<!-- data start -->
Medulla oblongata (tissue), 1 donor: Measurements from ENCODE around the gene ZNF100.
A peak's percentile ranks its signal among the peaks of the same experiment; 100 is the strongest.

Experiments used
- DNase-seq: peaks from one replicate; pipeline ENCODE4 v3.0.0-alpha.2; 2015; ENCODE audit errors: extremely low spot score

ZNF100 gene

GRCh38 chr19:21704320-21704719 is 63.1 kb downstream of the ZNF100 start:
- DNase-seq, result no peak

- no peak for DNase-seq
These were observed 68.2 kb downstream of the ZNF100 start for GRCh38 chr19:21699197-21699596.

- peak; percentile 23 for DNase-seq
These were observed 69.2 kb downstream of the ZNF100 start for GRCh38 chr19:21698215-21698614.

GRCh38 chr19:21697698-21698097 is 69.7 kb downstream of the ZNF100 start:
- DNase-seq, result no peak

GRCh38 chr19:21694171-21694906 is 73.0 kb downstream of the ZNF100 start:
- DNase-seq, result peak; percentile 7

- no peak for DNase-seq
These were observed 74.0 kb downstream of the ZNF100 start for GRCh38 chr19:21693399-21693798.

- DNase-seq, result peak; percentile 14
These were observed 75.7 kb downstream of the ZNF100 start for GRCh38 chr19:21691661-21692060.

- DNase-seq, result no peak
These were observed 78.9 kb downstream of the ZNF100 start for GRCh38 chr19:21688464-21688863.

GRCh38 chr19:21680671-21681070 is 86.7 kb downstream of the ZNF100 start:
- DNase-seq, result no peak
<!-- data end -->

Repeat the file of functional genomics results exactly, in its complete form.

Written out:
Medulla oblongata (tissue), 1 donor: Measurements from ENCODE around the gene ZNF100.
A peak's percentile ranks its signal among the peaks of the same experiment; 100 is the strongest.

Experiments used
- DNase-seq: peaks from one replicate; pipeline ENCODE4 v3.0.0-alpha.2; 2015; ENCODE audit errors: extremely low spot score

ZNF100 gene

GRCh38 chr19:21704320-21704719 is 63.1 kb downstream of the ZNF100 start:
- DNase-seq, result no peak

- no peak for DNase-seq
These were observed 68.2 kb downstream of the ZNF100 start for GRCh38 chr19:21699197-21699596.

- peak; percentile 23 for DNase-seq
These were observed 69.2 kb downstream of the ZNF100 start for GRCh38 chr19:21698215-21698614.

GRCh38 chr19:21697698-21698097 is 69.7 kb downstream of the ZNF100 start:
- DNase-seq, result no peak

GRCh38 chr19:21694171-21694906 is 73.0 kb downstream of the ZNF100 start:
- DNase-seq, result peak; percentile 7

- no peak for DNase-seq
These were observed 74.0 kb downstream of the ZNF100 start for GRCh38 chr19:21693399-21693798.

- DNase-seq, result peak; percentile 14
These were observed 75.7 kb downstream of the ZNF100 start for GRCh38 chr19:21691661-21692060.

- DNase-seq, result no peak
These were observed 78.9 kb downstream of the ZNF100 start for GRCh38 chr19:21688464-21688863.

GRCh38 chr19:21680671-21681070 is 86.7 kb downstream of the ZNF100 start:
- DNase-seq, result no peak